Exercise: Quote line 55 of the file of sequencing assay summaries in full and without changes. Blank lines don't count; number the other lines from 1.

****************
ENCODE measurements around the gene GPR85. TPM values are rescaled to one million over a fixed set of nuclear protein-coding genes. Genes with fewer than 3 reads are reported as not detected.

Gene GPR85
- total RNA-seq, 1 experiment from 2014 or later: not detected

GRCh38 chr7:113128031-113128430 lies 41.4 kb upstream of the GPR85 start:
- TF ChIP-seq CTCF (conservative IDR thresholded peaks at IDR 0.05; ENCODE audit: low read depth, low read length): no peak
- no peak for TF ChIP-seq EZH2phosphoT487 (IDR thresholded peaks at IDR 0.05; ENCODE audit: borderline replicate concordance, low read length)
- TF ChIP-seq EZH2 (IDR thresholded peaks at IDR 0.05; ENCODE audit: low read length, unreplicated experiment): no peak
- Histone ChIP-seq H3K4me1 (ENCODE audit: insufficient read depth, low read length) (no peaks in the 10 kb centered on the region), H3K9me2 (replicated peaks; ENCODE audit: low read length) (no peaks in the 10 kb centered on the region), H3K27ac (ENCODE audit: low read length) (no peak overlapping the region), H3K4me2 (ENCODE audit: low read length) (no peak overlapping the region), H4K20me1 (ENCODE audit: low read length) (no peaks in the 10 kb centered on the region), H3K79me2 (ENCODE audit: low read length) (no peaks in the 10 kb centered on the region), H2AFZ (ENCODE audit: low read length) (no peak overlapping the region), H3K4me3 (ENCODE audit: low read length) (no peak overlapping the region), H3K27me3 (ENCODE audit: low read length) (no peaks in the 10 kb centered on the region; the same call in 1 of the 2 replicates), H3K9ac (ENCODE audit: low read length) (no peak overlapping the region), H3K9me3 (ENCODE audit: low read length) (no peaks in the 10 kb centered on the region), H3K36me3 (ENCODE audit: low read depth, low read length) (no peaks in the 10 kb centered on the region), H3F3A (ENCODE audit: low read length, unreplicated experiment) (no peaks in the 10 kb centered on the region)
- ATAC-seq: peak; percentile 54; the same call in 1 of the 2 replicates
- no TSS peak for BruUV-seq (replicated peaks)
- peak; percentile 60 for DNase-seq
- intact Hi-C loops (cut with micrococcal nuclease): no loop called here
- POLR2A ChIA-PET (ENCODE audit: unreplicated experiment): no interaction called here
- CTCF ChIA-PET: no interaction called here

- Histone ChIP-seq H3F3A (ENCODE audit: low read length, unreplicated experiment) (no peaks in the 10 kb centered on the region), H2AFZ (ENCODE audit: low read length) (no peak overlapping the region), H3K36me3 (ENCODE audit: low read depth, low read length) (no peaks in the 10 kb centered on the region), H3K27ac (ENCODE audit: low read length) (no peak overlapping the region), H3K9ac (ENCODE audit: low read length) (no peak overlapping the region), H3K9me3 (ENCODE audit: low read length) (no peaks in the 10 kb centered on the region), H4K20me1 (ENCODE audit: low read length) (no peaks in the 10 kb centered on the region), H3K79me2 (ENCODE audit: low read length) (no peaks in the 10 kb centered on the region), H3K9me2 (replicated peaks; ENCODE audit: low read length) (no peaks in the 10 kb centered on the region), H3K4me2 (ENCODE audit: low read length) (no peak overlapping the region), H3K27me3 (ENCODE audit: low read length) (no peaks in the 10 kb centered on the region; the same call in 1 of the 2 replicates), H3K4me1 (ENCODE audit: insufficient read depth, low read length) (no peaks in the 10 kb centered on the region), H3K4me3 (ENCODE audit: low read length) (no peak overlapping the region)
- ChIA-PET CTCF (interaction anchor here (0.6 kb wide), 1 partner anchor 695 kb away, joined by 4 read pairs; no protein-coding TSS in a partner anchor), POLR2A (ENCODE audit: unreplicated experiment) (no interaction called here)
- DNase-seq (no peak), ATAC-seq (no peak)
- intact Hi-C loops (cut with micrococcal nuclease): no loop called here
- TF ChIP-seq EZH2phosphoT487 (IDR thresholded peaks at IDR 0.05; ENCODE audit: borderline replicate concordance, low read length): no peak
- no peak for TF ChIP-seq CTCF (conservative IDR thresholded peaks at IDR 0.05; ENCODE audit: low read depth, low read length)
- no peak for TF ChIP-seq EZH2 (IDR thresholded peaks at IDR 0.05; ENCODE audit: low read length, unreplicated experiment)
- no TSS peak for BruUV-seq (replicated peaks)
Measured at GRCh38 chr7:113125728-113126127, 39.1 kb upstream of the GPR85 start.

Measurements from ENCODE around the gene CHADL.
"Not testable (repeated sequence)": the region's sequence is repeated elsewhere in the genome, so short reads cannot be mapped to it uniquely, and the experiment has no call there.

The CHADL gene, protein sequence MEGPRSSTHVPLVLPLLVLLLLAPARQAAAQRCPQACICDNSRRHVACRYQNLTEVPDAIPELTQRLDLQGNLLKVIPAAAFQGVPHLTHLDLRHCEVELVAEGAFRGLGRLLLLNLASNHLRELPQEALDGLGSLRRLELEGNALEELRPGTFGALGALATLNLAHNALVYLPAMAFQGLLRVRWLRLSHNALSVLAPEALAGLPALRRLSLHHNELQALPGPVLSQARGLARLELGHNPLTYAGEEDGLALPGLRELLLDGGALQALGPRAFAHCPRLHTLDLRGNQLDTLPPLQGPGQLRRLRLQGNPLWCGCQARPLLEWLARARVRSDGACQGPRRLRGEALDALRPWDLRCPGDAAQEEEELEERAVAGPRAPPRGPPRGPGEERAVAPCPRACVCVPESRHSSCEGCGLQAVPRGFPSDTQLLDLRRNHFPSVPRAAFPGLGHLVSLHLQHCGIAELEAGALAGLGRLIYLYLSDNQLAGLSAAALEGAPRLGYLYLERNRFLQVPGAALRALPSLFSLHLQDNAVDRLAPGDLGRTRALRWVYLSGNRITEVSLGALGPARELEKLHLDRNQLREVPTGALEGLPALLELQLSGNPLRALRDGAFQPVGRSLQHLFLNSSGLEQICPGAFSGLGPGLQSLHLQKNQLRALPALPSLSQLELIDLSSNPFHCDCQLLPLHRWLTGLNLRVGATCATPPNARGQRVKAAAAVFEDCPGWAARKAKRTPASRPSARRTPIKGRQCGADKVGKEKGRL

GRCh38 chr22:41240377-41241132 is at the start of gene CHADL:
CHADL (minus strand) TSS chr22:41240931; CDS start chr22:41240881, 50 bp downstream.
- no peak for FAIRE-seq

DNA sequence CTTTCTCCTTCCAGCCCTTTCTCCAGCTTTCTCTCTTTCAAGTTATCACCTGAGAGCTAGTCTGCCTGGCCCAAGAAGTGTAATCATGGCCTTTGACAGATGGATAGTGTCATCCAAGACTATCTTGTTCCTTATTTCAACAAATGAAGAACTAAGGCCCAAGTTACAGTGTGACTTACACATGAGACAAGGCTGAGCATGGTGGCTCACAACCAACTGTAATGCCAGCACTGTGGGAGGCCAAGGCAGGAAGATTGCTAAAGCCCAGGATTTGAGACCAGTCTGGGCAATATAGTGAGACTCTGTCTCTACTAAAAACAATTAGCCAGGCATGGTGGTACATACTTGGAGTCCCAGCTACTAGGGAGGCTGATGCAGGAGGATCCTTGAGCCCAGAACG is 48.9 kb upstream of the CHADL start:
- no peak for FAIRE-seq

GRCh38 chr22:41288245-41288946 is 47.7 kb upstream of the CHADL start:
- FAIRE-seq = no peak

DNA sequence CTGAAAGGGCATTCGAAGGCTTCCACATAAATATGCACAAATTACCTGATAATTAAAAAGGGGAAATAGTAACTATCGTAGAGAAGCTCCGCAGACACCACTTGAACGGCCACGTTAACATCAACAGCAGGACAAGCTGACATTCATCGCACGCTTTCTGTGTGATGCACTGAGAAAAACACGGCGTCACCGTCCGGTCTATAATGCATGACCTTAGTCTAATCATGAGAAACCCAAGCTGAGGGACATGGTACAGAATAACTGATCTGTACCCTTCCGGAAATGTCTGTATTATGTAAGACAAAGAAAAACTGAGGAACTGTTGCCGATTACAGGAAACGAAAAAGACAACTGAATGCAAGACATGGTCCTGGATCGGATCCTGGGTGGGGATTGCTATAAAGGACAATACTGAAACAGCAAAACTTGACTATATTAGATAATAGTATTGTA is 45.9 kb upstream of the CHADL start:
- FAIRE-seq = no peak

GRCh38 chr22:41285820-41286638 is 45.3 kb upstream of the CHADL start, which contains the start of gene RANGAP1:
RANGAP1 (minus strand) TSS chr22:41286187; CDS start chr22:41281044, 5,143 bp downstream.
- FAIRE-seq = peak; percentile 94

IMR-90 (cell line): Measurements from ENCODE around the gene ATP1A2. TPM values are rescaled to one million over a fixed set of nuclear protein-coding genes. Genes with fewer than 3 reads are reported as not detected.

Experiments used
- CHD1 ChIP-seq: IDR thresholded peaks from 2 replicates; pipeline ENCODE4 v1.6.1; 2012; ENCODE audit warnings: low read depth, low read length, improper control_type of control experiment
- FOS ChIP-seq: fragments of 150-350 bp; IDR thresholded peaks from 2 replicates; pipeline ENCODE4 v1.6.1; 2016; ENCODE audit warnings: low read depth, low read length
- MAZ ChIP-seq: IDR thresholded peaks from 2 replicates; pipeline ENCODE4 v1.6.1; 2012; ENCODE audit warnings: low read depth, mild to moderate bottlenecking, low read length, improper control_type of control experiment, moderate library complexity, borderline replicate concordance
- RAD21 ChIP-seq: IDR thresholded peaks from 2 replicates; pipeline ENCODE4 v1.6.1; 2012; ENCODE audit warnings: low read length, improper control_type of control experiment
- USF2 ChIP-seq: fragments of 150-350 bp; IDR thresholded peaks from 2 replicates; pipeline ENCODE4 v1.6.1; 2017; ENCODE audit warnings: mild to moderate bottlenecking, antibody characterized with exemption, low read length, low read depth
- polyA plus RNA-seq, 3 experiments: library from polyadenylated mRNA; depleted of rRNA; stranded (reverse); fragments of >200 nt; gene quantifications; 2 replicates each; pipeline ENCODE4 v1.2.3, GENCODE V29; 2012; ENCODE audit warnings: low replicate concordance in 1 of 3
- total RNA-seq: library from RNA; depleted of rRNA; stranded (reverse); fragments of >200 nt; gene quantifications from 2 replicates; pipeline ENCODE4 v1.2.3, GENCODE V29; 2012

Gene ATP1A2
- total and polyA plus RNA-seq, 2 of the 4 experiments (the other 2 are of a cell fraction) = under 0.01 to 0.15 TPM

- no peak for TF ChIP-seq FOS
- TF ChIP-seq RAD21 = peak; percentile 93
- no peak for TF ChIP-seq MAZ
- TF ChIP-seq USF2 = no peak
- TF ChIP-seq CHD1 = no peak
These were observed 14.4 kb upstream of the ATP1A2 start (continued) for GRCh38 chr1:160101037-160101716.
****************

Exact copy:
These were observed 14.4 kb upstream of the ATP1A2 start (continued) for GRCh38 chr1:160101037-160101716.